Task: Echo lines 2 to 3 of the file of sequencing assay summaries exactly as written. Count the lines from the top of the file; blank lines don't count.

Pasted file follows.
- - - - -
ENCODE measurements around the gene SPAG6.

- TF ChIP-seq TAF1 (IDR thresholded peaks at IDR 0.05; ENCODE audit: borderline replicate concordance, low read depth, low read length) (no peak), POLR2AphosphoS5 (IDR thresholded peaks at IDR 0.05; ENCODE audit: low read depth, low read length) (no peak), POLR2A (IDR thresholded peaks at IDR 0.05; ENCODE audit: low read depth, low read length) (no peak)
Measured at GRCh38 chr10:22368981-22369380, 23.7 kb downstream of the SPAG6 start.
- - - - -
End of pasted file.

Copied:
- TF ChIP-seq TAF1 (IDR thresholded peaks at IDR 0.05; ENCODE audit: borderline replicate concordance, low read depth, low read length) (no peak), POLR2AphosphoS5 (IDR thresholded peaks at IDR 0.05; ENCODE audit: low read depth, low read length) (no peak), POLR2A (IDR thresholded peaks at IDR 0.05; ENCODE audit: low read depth, low read length) (no peak)
Measured at GRCh38 chr10:22368981-22369380, 23.7 kb downstream of the SPAG6 start.